"The new messages cast engineering as inherently creative and concerned with human welfare, as well as an emotionally satisfying calling. The report summarizes progress in implementing the CTC messages, but also recognizes that there is potential to galvanize additional action and thus suggests specific steps for major players in the engineering community to continue and build on progress to date..."

Source: http://bit.ly/17lh4Cy
Title & Author: "Messaging for Engineering: From Research to Action" by Staff

by Mark Plotz

-> Over the past few months the CenterLines team has been hard at work planning changes for the newsletter. You won't notice a change in content, but you will notice (I hope) that it is easier to find the information you want. We will also make it easier to find the information you need--like the five most popular resources from this year's CenterLines, and important trainings, conferences, and events. By clicking http://bit.ly/16Q5D6V you will be subscribing to the most complete bike/ped training calendar on the web. Never miss an event! Stay turned for more changes...

Understanding Bicyclist-Motorist Crashes in Minneapolis MN (#325)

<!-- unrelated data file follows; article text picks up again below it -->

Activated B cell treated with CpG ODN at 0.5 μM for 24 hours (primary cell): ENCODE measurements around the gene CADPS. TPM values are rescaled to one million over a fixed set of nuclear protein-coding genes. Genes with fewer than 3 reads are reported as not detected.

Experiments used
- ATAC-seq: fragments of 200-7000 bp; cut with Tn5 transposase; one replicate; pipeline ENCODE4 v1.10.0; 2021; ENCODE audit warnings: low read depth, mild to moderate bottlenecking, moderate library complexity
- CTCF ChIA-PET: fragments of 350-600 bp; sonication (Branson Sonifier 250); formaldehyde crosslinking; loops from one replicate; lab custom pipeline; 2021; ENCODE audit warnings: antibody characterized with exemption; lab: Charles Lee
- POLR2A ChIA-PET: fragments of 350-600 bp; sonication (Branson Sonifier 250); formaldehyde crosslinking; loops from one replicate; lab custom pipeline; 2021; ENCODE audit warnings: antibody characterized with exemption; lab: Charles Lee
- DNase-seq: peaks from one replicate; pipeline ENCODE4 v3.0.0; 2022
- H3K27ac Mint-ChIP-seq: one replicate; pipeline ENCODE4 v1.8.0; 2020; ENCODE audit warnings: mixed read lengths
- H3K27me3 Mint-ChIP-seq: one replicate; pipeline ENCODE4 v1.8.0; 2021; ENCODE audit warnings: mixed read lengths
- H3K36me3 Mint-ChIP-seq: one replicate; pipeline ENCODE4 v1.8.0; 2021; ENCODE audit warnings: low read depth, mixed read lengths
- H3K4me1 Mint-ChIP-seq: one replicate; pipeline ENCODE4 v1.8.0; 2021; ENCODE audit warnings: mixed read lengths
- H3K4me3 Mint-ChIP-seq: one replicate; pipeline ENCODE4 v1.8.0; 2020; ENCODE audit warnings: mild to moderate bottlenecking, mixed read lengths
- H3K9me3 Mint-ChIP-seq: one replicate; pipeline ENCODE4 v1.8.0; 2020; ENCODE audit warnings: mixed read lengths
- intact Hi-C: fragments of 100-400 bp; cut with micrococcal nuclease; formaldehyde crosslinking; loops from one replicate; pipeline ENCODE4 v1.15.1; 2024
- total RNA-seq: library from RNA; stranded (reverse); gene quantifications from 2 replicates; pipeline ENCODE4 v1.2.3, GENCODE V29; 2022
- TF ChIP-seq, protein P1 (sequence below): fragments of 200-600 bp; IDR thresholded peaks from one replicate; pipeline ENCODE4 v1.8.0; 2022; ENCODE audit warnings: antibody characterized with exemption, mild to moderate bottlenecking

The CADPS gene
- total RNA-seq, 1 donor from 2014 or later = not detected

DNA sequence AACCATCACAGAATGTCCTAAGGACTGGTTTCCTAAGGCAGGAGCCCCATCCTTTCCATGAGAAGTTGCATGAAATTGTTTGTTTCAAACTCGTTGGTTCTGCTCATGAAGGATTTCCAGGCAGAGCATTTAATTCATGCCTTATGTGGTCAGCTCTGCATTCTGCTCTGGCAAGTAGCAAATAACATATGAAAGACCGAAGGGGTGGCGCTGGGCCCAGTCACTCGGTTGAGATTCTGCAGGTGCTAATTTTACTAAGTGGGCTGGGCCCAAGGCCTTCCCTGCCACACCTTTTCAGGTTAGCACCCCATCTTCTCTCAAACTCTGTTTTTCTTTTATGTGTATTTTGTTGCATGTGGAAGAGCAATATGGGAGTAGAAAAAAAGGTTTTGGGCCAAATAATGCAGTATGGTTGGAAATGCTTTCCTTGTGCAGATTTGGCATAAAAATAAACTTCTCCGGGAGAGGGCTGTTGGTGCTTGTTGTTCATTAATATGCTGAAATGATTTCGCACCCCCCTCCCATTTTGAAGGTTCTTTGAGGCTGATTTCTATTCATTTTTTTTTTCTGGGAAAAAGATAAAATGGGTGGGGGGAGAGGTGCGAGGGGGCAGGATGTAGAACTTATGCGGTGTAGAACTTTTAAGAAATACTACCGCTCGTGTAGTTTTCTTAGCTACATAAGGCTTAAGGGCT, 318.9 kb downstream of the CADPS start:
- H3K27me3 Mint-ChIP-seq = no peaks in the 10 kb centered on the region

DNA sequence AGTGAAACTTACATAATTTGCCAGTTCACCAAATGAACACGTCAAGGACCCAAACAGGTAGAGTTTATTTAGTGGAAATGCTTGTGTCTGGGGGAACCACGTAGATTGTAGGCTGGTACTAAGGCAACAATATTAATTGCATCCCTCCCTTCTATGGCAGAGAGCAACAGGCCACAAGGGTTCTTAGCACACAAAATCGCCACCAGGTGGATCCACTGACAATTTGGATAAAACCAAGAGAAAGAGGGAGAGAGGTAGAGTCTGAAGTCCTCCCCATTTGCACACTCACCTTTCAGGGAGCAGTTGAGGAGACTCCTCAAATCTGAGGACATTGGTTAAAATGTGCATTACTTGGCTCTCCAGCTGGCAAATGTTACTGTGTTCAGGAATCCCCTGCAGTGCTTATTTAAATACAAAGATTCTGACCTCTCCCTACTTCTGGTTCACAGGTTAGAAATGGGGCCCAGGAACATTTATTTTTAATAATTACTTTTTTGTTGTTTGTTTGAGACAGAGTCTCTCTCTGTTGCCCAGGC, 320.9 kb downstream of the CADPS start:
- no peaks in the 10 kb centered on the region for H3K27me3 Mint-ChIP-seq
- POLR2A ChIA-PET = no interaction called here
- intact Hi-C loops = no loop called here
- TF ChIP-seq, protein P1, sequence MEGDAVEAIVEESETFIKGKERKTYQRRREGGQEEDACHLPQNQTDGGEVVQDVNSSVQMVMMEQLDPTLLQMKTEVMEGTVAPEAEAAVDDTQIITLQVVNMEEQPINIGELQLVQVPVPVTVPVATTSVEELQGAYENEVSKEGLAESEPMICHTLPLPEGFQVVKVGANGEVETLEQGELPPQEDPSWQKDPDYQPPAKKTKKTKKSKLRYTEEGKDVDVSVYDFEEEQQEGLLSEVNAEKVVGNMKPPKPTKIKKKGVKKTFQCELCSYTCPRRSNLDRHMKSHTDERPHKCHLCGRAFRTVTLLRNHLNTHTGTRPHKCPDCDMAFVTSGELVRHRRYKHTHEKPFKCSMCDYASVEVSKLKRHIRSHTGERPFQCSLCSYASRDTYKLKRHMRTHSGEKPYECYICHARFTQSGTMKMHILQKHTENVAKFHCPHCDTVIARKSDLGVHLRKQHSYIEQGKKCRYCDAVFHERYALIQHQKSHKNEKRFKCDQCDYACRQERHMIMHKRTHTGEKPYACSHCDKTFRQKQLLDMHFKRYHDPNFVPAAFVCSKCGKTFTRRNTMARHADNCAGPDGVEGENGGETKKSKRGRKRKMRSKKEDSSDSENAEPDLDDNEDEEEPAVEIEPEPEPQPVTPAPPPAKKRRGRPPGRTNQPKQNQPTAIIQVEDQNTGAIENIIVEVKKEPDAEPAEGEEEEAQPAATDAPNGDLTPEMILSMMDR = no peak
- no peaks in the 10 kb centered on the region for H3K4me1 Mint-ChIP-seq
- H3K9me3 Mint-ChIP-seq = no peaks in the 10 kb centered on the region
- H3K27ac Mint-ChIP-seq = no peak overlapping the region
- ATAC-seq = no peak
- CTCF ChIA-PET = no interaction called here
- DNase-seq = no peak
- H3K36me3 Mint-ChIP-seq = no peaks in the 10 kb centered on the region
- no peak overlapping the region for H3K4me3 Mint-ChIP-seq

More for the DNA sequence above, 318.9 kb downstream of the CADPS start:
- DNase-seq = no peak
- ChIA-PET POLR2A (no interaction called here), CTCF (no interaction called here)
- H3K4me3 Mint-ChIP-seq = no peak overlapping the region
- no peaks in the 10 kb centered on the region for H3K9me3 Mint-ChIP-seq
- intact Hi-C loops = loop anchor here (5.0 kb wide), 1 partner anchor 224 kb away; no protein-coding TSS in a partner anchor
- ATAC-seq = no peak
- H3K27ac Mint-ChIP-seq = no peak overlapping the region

The City of Minneapolis analyzes 10 years of bike crashes to reduce crash rates by 10 percent or more. Select findings: the safety in numbers phenomenon is validated; 81 percent of crashes happen at or proximate to intersections; and drugs and alcohol are rarely involved. And more... http://bit.ly/Y1oqYp

Mobility Playbook to Transform Car-Oriented Red Deer (CN) (#334)
An active transportation plan for a city of 100k with a >90% driving mode share, and a forecast for major population growth. The plan is clear, concise, and can be easily deciphered by elected officials, planning commissioners, and laypersons. http://bit.ly/1azp5Zi

Our Natural Environment: A Technical Review of the Interactions Among Land Use, Transportation & Environmental Quality (Second Edition) (#334)
A peer reviewed report on impacts on the built environment. Salient facts from this sobering report: in 1969 69% of households had 0-1 vehicles; by 2009 that number had fallen to 39%. From 1997 to 2005 household income grew faster than VMT, countering the oft-repeated claim that we can drive our way to prosperity. http://bit.ly/10xHHU8

Rural Walking in MA – A Toolkit for Municipalities (#336)
A snapshot of walking accommodations and travel behavior in MA’s rural communities. Includes 13 useful case studies of how communities population 1,500 to 50k–are improving walkability. http://bit.ly/12ySifp

Making Trails Count in IL (#328)
One of the best studies of recreational trails and their users. Short and succinct; full of useful data including: user motivation, spending habits, and user demographics. Select findings: nearly 70% of users learned of the trail through word-of-mouth, or happening by; and trails are underutilized by moderate and low-income populations. http://bit.ly/14Wl3rg